on Acts 8 :15
When they were come down - The very same mode of speaking, in reference to Jerusalem formerly, obtains now in reference to London. The metropolis in both cases is considered as the centre; and all parts, in every direction, no matter how distant, or how situated, are represented as below the metropolis. Hence we so frequently hear of persons going up to Jerusalem: and going down from the same. So in London the people speak of going down to the country; and, in the country, of going up to London. It is necessary to make this remark, lest any person should be led away with the notion that Jerusalem was situated on the highest ground in Palestine. It is a mode of speech which is used to designate a royal or imperial city.
Prayed for them, that they might receive the Holy Ghost - It seems evident from this case, that even the most holy deacons, though full of the Holy Ghost themselves, could not confer this heavenly gift on others. This was the prerogative of the apostles, and they were only instruments; but they were those alone by which the Lord chose to work. They prayed and laid their hands on the disciples, and God sent down the gift; so, the blessing came from God by the apostles, and not from the apostles to the people. But for what purpose was the Holy Spirit thus given? Certainly not for the sanctification of the souls of the people: this they had on believing in Christ Jesus; and this the apostles never dispensed. It was the miraculous gifts of the Spirit which were thus communicated: the speaking with different tongues, and those extraordinary qualifications which were necessary for the successful preaching of the Gospel; and doubtless many, if not all, of those on whom the apostles laid their hands, were employed more or less in the public work of the Church.
on Acts 8 :15
Were come down - To Samaria. Jerusalem was generally represented as "up," or "higher" than the rest of the land, Matthew 20:18; John 7:8.
Prayed for them - They sought at the hand of God the extraordinary communications of the Holy Spirit. They did not even pretend to have the power of doing it without the aid of God.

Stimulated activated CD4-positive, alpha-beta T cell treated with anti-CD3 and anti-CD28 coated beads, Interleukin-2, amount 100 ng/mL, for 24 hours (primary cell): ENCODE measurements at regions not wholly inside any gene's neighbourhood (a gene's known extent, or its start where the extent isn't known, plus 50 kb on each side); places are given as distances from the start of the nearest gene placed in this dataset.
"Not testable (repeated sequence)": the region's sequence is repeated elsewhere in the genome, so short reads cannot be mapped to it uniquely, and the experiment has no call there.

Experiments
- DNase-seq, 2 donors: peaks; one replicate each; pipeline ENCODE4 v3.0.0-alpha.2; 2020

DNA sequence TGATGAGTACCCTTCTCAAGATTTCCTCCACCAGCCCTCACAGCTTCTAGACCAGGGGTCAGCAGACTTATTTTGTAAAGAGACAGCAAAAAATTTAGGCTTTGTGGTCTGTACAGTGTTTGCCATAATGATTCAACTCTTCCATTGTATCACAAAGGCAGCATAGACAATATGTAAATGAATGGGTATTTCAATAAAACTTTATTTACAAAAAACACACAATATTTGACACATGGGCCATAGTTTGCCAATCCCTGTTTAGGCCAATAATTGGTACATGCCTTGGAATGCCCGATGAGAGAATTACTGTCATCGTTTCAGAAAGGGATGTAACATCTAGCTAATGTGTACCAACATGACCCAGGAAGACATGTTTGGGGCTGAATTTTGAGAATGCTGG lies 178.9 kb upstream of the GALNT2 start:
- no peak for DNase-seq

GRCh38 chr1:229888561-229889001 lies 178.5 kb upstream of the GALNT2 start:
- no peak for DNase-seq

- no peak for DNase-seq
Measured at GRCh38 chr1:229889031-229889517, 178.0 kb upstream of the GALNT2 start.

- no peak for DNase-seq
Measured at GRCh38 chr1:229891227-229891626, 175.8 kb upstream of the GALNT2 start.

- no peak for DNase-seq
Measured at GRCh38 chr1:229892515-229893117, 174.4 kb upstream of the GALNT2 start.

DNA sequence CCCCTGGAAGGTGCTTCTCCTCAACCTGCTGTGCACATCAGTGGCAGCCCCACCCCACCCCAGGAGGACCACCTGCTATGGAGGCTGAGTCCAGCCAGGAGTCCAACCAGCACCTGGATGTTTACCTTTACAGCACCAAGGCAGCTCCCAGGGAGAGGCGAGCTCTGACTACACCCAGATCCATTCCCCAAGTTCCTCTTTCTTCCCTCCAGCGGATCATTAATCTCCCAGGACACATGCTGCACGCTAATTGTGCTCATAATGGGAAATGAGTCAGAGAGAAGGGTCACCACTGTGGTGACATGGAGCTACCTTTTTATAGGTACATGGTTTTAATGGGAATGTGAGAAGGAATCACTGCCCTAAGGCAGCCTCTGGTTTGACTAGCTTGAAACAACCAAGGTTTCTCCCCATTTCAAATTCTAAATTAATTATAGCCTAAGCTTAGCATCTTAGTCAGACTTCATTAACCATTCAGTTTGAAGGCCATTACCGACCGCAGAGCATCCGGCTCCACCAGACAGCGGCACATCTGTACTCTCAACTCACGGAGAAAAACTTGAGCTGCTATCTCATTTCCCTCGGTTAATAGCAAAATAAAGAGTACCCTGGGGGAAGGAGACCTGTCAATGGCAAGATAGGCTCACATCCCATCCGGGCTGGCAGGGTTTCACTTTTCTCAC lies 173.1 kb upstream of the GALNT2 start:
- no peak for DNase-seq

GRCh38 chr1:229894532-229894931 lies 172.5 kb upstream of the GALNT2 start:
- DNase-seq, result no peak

That they might receive the Holy Ghost - The main question here is, what was meant by the Holy Spirit? In Acts 8:20, it is called "the gift of God." The following remarks may make this plain:
(1) It was not that gift of the Holy Spirit by which "the soul is converted," for they had this when they believed, Acts 8:6. Everywhere the conversion of the sinner is traced to his influence. Compare John 1:13.
(2) it was not the ordinary influences of the Spirit by which "the soul is sanctified"; for sanctification is a progressive work, and this was sudden.
(3) it was something that was discernible by "external effects"; for Simon saw Acts 8:18 that this was done by the laying on of hands.
(4) the phrase "the gift of the Holy Spirit," and "the descent of the Holy Spirit," signified not merely his "ordinary" influences in converting sinners, but those "extraordinary" influences that attended the first preaching of the gospel - the power of speaking with new tongues Acts 2, the power of working miracles, etc., Acts 19:6.
(5) this is further clear from the fact that Simon wished to "purchase" this power, evidently to keep up his influence among the people, and to retain his ascendency as a juggler and sorcerer. But surely Simon would not wish to "purchase" the converting and sanctifying influences of the Holy Spirit; it was the power of working miracles. These things made it clear that by the gift of the Holy Spirit here is meant the power of speaking with new tongues (compare 1 Corinthians 14) and the power of working miracles. And it is further clear that "this" passage should not be adduced in favor of "the rite of confirmation" in the Christian church. For, besides the fact that there are now no "apostles," the thing spoken of here is entirely different from the rite of confirmation. "This" was to confer the extraordinary power of working miracles; "that" is for a different purpose.
If it be asked "why" this power was conferred on the early Christians, it may be replied that it was to furnish striking proof of the truth of the Christian religion; to impress the people, and thus to win them to embrace the gospel. The early church was thus armed with the power of the Holy Spirit; and this extraordinary attestation of God to his message was one cause of the rapid propagation and permanent establishment of the gospel.
on Acts 8 :15
8:15 The Holy Ghost - In his miraculous gifts? Or his sanctifying graces? Probably in both.